Turkish Military Shoots Down Russian Jet After Warning It to Leave Airspace

Turkey says it was in the right to attack the Russian SU-24 fighter jet after it was alerted 10 times of its violation.

Mashley Morgan/Flickr

Russian President Vladimir Putin has warned the Turkish government that there will be “significant consequences” for the attack on a SU-24 fighter jet, which led to the demise of the pilot. On Tuesday, the warplane was shot down near the Syrian border, an action Turkish officials say was necessary to protect their border.

“We want the international community to know that we are ready for any kind of sacrifice when the security and life of our citizens and our border security are concerned,” said Turkey’s Prime Minister Ahmet Davutoğlu in a statement. “The downing of a jet that had violated Turkish airspace today has to be seen in this context.”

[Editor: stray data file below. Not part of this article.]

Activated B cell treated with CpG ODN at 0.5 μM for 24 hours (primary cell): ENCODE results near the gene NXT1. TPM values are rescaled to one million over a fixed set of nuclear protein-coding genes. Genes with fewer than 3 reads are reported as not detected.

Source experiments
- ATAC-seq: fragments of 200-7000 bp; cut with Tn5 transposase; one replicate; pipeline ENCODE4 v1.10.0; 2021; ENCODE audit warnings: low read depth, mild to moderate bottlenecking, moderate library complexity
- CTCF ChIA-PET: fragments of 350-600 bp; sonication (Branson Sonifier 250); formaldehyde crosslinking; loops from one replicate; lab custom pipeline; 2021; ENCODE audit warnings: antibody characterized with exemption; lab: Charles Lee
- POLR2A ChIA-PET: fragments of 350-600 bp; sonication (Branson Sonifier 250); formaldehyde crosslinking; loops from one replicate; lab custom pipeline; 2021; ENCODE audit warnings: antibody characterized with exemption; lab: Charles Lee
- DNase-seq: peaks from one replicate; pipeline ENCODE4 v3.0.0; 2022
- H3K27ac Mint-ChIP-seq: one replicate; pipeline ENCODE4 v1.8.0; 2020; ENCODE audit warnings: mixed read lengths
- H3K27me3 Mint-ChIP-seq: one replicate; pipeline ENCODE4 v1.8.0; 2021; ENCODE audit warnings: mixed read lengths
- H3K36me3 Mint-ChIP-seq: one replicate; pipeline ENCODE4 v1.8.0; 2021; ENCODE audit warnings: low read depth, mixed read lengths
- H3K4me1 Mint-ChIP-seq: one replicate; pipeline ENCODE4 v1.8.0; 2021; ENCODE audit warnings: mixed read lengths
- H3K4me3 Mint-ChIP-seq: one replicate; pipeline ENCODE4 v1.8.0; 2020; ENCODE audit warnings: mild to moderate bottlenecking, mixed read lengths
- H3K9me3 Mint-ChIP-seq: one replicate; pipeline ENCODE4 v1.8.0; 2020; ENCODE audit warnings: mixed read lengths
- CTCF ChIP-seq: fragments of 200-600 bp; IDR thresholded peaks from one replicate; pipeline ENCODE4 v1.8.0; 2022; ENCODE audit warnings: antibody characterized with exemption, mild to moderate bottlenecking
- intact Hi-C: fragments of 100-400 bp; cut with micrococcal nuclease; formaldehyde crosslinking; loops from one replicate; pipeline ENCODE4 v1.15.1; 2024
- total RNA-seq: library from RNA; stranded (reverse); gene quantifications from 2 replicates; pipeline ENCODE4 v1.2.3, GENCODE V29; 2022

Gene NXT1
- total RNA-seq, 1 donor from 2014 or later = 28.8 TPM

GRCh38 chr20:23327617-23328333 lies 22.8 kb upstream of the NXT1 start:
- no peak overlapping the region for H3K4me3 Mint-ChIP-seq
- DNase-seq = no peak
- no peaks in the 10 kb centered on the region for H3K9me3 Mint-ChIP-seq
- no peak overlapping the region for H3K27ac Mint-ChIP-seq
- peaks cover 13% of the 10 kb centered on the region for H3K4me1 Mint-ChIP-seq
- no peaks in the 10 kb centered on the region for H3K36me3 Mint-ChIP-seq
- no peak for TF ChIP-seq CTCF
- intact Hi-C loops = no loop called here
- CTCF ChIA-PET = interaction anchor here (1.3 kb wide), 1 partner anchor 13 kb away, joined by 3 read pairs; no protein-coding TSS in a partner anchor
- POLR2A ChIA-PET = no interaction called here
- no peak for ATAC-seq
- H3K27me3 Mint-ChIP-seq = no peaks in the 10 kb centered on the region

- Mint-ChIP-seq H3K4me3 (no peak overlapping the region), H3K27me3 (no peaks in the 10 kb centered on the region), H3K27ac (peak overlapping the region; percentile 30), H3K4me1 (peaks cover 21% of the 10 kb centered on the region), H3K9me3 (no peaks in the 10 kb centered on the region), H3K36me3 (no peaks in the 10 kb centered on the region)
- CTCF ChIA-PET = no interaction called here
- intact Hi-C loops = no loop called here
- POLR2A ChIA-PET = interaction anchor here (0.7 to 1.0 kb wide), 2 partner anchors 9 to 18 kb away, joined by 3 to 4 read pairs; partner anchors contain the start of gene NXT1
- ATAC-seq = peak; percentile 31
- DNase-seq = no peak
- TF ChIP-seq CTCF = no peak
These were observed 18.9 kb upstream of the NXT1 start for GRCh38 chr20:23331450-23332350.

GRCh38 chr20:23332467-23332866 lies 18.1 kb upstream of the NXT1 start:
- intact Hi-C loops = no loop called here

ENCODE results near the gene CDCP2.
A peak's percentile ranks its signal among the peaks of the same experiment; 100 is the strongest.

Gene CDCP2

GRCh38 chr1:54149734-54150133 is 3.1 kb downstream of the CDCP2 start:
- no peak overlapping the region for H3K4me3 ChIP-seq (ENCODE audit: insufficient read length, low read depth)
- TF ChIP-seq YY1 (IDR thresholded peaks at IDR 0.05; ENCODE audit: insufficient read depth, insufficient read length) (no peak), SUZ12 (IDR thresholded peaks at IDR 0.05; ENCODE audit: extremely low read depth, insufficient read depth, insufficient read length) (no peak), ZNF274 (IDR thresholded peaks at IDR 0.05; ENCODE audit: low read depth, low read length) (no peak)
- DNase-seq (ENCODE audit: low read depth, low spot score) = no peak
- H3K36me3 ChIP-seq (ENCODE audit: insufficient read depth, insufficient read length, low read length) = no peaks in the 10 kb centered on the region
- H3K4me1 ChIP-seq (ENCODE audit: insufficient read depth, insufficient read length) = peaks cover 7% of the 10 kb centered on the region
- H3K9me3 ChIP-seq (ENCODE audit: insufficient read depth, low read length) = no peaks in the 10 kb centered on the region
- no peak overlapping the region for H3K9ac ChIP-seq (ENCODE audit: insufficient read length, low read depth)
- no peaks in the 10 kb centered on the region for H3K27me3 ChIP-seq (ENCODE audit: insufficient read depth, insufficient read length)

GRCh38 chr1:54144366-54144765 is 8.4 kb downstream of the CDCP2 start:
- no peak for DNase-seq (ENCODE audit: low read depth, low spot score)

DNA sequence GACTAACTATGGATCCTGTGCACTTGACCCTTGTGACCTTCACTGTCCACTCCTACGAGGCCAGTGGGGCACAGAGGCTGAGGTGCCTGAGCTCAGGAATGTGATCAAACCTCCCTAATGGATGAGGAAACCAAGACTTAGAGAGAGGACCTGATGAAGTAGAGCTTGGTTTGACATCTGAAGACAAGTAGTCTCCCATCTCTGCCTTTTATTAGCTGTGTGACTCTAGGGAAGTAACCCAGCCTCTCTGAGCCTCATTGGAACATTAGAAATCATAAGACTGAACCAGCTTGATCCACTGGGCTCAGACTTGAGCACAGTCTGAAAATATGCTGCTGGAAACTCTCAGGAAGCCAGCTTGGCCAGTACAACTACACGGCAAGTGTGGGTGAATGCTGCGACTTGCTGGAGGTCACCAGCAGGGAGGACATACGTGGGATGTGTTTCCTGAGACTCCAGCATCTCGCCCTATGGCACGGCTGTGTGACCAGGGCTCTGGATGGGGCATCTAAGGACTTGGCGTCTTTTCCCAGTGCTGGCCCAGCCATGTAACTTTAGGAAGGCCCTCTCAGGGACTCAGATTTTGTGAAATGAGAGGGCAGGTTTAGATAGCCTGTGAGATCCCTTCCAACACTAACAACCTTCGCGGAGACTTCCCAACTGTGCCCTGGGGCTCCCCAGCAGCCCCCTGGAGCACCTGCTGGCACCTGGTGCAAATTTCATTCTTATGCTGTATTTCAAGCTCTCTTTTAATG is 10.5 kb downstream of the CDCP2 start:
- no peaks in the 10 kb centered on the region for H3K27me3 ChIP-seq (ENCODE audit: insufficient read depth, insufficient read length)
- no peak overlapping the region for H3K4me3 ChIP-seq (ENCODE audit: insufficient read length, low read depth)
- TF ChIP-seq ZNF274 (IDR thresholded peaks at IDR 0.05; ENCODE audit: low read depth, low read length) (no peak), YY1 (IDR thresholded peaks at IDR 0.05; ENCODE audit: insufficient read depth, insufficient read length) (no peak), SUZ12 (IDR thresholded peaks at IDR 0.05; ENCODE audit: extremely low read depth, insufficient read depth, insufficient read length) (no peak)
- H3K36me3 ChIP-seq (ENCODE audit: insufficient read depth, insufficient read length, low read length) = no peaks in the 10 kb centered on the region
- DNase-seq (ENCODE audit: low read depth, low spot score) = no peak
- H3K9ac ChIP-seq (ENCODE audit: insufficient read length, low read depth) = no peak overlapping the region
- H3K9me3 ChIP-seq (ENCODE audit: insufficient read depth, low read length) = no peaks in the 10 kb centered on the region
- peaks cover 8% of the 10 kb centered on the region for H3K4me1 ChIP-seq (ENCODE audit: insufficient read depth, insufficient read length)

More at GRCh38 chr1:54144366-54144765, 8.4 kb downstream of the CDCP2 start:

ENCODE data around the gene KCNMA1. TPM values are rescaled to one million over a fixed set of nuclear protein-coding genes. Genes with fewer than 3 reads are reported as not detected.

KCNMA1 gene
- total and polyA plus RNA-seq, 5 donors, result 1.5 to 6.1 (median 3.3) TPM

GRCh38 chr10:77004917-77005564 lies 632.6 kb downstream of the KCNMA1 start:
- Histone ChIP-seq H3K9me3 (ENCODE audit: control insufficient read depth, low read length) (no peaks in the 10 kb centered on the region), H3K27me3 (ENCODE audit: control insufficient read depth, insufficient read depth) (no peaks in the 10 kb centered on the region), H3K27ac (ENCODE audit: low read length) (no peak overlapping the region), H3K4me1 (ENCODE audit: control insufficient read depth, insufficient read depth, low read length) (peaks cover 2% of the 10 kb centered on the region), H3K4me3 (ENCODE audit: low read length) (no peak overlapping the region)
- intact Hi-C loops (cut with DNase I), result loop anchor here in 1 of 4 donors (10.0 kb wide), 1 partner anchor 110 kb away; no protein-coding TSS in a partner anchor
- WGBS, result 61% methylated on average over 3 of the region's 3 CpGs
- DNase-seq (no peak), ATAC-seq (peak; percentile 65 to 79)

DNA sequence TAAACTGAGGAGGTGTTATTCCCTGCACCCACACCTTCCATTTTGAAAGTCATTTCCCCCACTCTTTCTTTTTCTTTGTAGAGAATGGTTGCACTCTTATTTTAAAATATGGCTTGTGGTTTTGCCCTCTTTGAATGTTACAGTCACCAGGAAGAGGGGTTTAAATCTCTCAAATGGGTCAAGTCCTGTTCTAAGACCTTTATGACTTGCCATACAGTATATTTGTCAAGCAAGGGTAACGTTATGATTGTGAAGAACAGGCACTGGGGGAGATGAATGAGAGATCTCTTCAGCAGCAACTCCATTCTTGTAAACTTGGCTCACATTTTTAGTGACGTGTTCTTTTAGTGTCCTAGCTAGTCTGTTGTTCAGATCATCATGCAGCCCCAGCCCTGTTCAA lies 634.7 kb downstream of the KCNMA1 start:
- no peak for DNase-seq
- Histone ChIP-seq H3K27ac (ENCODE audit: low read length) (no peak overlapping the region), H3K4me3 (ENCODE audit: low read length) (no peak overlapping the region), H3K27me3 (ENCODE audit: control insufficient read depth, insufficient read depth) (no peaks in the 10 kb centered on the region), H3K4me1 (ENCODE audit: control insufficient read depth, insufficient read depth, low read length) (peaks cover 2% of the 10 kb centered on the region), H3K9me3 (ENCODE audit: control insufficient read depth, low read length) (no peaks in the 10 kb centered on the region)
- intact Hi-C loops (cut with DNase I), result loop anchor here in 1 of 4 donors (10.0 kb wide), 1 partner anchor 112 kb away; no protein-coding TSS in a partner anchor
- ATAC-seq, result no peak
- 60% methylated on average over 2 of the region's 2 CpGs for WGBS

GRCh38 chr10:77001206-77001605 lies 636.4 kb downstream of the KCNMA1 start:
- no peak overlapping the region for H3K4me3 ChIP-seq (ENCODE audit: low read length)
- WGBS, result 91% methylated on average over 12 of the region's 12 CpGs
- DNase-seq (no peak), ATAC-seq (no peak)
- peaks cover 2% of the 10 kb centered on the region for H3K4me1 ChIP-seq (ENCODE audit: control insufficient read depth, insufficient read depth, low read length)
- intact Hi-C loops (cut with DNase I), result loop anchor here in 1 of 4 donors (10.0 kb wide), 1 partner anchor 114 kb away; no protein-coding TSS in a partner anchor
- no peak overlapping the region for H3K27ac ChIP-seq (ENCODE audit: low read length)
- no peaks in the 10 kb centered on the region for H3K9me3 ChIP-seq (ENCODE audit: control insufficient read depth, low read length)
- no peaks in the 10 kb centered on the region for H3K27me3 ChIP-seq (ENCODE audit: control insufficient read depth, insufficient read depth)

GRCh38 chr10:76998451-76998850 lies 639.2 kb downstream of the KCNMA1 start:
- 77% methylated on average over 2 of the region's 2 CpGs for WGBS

The Turkish military has said that the plane was warned 10 times in five minutes after it penetrated Turkish airspace above the province of Hatay.

“We warned them to avoid entering Turkish air space before they did, and we warned them many times. Our findings show clearly that Turkish air space was violated multiple times. And they violated it knowingly,” a senior Turkish official told Reuters.

Footage of the downed Russian fighter jet. 


The Turkish government has officially been warning Russia to stay out of their airspace since October. NATO has previously stated that they do not believe that Russian incursion into Turkish airspace has been accidental. After today’s incident, NATO has announced a meeting at Turkey’s request.

Every nation has complete and exclusive sovereignty of the airspace over its territory — meaning that each country has the right to regulate what aircrafts fly into that space. If planes like this Russian fighter jet want to enter foreign airspace, they are required to [identify themselves](—-Gaming/China-Maritime-Studies-Institute/Publications/documents/Dutton-NC-1st-proofs-(9-29-09) and be subject to the air traffic control of that nation. This was reestablished in 1944 as international law at the Convention on International Civil Aviation in Chicago.

While Turkey has published radar images as evidence for its right to attack the jet, Putin still decrees the action as a “stab in the back.”